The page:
Now that Drupal can connect to the (empty) database, we can install the site. I usually do this using Drush, which is added as a dependency via Composer.

The command that I’d usually run is:

cd web

../vendor/bin/drush site-install

However, this will cause an error like this because Drupal cannot connect to the database when Drush is run in this way.

Error: Class 'Drush\Sql\Sql' not found in Drush\Sql\SqlBase::getInstance()

To fix this, ensure that the command is prefixed with symfony php. This will ensure that the correct PHP version and configuration is used, and that the appropriate environment variables are available.

symfony php ../vendor/bin/drush site-install

This also applies to all other Drush commands.

Custom Domain Names

Currently we can only access the site via the localhost URL with a specific port. The port is determined automatically when the server is started so it can change if you have multiple projects running.

Symfony server also allows for adding local domain names through a proxy. This is useful if you always want to access the site from the same URL, or if the site relies on using a specific URL such as a multisite setup (multiple domains served from the same codebase).

A screenshot of the proxy overview screen, showing three local projects with their local domains, ports and directories.
The proxy overview screen

Setting up a multisite

Here’s an example of how I would use local domains to configure a multisite Drupal installation (taken from

The first thing is to add the subdomain to the proxy. In this example, I’m going to set up a version of the Umami demo installation profile at https://umami.wip.

# Add umami.wip to the proxy and attach it to this directory
symfony proxy:domain:attach umami

Now we can add it to Drupal’s sites.php file to route requests to the correct site directory:

// web/sites/sites.php

// This maps https://umami.wip to the sites/umami directory
$sites['umami.wip'] = 'umami';

To create the directory, we can duplicate the default site directory and its contents.

cp -R web/sites/default web/sites/umami

To create a separate database, we add a new service to the docker-compose.yaml file and a new MySQL volume to store the data. We can use labels to generate site specific environment variables.

 version: '2.1'

     image: mysql:5.7
     ports: [3306]
       MYSQL_ROOT_PASSWORD: secret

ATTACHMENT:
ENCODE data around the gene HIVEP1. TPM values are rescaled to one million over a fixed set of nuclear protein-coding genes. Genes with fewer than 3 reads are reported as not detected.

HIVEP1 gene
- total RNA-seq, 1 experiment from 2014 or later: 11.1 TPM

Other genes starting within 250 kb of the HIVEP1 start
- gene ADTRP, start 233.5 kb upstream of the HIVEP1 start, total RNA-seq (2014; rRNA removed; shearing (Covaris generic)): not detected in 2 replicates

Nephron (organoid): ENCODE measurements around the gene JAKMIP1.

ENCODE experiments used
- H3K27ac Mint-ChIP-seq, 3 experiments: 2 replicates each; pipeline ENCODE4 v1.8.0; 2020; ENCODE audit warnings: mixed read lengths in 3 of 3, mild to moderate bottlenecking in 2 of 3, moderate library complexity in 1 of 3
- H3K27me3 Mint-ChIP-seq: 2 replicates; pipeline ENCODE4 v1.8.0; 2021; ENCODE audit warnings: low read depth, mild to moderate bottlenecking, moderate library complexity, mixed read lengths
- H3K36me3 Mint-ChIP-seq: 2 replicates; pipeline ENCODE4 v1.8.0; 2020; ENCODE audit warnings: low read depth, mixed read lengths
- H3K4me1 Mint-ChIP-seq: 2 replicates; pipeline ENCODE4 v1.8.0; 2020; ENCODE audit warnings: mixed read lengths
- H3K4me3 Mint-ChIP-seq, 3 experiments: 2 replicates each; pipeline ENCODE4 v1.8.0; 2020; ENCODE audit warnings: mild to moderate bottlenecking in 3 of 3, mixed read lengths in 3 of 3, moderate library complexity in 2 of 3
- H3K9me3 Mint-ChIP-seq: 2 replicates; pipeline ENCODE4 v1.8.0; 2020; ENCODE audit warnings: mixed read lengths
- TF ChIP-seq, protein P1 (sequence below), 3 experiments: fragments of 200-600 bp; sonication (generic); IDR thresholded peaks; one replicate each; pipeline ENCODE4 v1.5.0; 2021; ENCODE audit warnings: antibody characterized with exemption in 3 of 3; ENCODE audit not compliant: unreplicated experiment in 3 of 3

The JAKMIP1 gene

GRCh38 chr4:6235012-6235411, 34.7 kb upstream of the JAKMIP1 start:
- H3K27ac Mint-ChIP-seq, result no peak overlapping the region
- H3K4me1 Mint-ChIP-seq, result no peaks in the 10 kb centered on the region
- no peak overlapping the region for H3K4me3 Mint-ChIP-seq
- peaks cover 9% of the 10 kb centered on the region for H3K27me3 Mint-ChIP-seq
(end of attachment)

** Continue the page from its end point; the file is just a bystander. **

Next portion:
- mysql-data:/var/lib/mysql

+  database_umami:
+    image: mysql:5.7
+    ports: [3306]
+    environment:
+      MYSQL_ROOT_PASSWORD: secret
+    volumes:
+      - mysql-data-umami:/var/lib/mysql
+    labels:
+      com.symfony.server.service-prefix: 'UMAMI_DATABASE'

+  mysql-data-umami:

These can then be added to sites/umami/settings.php:

$databases['default']['default'] = [
  'database' => $_SERVER['UMAMI_DATABASE_NAME'],
  'username' => $_SERVER['UMAMI_DATABASE_USER'],
  'prefix' => '',
  'namespace' => 'Drupal\\Core\\Database\\Driver\\mysql',
  'collation' => 'utf8mb4_general_ci',

Now that the Umami site is able to connect to its own database, we can install Drupal - specifying the installation profile to use and also the site directory to target.

symfony php ../vendor/bin/drush site-install \
  demo_umami \
  -l umami \

Unknown database 'main'

Sometimes I've found that the database is not created automatically within the database container. This can be easily fixed by creating the database manually inside the container:

docker-compose exec database bash -c 'mysql -psecret -e "create database main"'

You may need to update the service name, MySQL password and/or database name to match your docker-compose.yml file.

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About Me

Picture of Oliver

Oliver Davies is a Full Stack Web Developer and System Administrator based in the UK. He is a Senior Software Engineer and Technical Team Lead at Inviqa and a part-time freelancer specialising in Drupal and Symfony development and Linux systems administration.